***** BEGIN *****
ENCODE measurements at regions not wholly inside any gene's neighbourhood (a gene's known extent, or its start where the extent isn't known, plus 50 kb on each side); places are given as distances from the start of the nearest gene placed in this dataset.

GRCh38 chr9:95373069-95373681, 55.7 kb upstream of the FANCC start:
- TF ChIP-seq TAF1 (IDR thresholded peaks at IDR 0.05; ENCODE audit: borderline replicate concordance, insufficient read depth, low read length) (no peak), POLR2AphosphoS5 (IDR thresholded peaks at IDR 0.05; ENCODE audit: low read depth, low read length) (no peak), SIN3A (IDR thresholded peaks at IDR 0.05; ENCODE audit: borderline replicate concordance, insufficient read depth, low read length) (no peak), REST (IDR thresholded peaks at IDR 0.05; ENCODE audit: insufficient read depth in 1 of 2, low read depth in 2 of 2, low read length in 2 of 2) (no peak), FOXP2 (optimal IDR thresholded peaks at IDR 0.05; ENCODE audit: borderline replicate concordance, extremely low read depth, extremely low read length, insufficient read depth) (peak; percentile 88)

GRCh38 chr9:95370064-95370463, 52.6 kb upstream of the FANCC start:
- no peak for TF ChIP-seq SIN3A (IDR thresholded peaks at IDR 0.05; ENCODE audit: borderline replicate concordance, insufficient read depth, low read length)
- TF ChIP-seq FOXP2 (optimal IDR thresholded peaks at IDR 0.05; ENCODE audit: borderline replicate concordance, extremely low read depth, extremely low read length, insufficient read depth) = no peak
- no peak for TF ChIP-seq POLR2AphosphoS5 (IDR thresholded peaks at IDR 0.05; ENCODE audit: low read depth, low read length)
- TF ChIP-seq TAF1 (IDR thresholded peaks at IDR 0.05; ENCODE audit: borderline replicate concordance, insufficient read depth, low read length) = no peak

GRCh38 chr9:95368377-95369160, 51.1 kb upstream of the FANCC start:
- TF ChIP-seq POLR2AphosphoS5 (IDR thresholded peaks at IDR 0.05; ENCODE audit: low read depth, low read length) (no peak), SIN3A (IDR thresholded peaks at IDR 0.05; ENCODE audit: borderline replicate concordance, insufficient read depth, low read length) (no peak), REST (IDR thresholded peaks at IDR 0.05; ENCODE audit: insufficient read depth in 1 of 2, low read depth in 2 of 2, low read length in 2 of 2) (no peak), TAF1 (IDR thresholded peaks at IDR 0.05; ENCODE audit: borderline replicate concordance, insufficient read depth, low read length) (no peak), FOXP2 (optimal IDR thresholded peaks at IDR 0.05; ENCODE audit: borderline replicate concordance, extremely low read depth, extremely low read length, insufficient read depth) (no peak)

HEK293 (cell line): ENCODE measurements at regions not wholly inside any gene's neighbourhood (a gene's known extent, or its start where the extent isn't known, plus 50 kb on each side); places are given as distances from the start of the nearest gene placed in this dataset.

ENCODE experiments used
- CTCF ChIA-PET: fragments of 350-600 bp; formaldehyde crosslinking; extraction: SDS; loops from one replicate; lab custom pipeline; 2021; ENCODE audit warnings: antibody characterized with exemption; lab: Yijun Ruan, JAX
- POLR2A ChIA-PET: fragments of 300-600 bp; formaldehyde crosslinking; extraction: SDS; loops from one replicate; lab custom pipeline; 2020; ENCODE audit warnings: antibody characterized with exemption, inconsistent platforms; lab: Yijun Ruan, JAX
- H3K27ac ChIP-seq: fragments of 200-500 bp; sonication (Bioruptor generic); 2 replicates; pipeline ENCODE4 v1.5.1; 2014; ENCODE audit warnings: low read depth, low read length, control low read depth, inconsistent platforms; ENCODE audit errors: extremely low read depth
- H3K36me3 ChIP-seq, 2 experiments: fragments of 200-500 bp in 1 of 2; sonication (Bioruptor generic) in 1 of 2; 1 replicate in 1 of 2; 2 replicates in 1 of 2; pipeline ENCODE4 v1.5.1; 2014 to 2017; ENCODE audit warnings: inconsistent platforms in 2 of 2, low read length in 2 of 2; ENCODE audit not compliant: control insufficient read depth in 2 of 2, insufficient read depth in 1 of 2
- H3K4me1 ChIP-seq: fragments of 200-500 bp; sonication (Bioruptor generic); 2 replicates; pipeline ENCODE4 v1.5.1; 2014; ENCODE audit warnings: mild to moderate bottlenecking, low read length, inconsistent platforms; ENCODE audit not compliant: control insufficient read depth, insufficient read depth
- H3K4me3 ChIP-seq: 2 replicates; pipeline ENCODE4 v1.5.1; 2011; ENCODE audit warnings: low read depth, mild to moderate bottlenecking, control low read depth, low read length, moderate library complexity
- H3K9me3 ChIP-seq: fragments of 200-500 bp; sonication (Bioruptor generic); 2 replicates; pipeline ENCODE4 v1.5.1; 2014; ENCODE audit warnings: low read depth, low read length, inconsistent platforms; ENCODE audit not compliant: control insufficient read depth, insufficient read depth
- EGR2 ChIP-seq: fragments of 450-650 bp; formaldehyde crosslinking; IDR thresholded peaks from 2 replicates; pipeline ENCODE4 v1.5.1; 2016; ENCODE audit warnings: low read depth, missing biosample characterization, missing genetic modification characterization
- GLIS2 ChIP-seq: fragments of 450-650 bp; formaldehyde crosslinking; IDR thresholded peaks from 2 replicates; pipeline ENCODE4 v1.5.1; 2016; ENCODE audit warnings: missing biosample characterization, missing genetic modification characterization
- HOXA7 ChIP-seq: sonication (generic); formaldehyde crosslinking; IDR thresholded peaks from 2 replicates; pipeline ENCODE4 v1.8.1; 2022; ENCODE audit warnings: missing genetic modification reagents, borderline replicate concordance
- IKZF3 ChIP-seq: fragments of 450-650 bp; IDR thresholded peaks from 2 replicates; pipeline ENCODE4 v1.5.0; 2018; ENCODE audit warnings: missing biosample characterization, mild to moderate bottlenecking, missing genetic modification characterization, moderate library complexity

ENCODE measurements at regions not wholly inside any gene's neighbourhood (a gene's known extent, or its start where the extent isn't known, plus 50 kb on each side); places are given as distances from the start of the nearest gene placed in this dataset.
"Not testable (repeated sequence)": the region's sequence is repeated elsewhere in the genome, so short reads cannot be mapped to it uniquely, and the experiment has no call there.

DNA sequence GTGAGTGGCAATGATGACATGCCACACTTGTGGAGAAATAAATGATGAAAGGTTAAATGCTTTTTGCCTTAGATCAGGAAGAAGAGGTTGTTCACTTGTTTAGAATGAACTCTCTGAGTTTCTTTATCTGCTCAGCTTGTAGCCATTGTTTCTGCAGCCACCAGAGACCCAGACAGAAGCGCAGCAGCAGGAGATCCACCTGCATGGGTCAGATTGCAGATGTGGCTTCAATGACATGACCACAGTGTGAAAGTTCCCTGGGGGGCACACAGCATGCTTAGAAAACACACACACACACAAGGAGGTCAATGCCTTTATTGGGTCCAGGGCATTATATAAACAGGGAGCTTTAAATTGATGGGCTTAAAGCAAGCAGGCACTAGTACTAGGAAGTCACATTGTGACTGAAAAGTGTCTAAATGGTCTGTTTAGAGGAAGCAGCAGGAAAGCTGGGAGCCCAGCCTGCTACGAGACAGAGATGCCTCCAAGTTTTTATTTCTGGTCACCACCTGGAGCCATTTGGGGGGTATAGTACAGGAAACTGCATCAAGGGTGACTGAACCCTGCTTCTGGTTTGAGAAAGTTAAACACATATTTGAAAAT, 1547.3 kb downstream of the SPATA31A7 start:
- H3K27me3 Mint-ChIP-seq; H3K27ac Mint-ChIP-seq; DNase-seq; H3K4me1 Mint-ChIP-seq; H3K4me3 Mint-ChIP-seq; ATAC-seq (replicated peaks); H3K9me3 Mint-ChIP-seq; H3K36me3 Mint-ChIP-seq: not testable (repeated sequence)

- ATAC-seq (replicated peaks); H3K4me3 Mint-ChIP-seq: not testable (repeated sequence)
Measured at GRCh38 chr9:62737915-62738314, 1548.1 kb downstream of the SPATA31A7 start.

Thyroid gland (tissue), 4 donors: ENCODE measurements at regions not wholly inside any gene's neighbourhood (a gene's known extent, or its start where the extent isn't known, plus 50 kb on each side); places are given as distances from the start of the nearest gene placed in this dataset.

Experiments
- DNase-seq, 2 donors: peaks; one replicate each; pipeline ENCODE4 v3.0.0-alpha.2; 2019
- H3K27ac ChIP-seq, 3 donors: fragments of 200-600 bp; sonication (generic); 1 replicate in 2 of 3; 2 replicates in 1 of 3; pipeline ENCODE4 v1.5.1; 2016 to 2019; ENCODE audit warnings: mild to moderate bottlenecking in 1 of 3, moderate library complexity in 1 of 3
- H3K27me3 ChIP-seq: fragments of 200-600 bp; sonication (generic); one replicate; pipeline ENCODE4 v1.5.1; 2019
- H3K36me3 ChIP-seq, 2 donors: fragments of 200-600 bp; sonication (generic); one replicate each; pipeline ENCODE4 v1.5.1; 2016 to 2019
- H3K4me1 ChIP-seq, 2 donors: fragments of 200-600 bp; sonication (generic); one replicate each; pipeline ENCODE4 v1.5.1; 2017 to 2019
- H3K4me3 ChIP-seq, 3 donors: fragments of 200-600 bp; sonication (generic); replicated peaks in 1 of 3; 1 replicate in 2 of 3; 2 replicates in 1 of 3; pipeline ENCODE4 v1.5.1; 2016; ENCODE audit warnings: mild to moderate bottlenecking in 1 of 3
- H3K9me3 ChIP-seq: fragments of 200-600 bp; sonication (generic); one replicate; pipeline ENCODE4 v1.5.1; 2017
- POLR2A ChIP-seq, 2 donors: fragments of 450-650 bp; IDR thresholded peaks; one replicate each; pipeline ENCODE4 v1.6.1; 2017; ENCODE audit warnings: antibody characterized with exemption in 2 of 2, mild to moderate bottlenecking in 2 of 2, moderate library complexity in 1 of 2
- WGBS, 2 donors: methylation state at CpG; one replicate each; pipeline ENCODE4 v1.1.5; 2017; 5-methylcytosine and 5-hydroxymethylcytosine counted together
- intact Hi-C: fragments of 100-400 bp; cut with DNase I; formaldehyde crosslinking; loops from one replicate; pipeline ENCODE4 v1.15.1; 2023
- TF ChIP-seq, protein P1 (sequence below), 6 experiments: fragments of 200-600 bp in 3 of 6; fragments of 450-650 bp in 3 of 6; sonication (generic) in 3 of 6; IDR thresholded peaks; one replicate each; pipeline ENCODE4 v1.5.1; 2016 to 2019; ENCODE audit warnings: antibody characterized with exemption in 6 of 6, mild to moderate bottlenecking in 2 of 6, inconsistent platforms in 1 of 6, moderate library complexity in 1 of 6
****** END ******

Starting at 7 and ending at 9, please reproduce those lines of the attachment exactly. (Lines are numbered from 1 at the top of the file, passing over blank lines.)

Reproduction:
- no peak for TF ChIP-seq POLR2AphosphoS5 (IDR thresholded peaks at IDR 0.05; ENCODE audit: low read depth, low read length)
- TF ChIP-seq TAF1 (IDR thresholded peaks at IDR 0.05; ENCODE audit: borderline replicate concordance, insufficient read depth, low read length) = no peak

GRCh38 chr9:95368377-95369160, 51.1 kb upstream of the FANCC start: